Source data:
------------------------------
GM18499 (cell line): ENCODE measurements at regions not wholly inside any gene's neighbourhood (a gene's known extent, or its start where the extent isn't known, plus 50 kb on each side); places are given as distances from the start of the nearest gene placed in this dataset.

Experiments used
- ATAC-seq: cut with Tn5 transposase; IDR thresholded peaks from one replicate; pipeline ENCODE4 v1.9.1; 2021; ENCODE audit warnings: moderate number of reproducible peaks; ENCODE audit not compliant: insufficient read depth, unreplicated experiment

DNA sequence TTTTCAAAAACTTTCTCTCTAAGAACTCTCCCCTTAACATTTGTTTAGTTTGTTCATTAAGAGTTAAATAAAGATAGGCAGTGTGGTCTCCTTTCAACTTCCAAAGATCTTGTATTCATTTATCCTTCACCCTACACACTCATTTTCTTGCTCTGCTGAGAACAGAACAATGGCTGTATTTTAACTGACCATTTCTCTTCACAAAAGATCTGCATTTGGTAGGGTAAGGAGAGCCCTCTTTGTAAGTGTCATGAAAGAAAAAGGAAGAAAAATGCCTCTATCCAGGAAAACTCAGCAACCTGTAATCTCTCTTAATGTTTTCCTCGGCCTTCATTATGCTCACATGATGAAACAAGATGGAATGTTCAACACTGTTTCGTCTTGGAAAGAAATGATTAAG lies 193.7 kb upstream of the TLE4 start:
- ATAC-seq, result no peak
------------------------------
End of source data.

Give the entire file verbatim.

GM18499 (cell line): ENCODE measurements at regions not wholly inside any gene's neighbourhood (a gene's known extent, or its start where the extent isn't known, plus 50 kb on each side); places are given as distances from the start of the nearest gene placed in this dataset.

Experiments used
- ATAC-seq: cut with Tn5 transposase; IDR thresholded peaks from one replicate; pipeline ENCODE4 v1.9.1; 2021; ENCODE audit warnings: moderate number of reproducible peaks; ENCODE audit not compliant: insufficient read depth, unreplicated experiment

DNA sequence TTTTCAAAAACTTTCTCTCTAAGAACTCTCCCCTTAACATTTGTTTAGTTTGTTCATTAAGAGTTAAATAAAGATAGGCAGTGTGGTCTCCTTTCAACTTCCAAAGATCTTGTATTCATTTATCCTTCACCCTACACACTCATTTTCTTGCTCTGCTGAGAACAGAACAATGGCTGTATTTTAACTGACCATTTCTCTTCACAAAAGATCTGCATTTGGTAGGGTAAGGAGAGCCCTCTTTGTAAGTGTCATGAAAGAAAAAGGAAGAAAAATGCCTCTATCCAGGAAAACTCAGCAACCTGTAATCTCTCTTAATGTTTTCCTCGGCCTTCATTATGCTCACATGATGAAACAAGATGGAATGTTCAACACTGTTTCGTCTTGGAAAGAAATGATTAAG lies 193.7 kb upstream of the TLE4 start:
- ATAC-seq, result no peak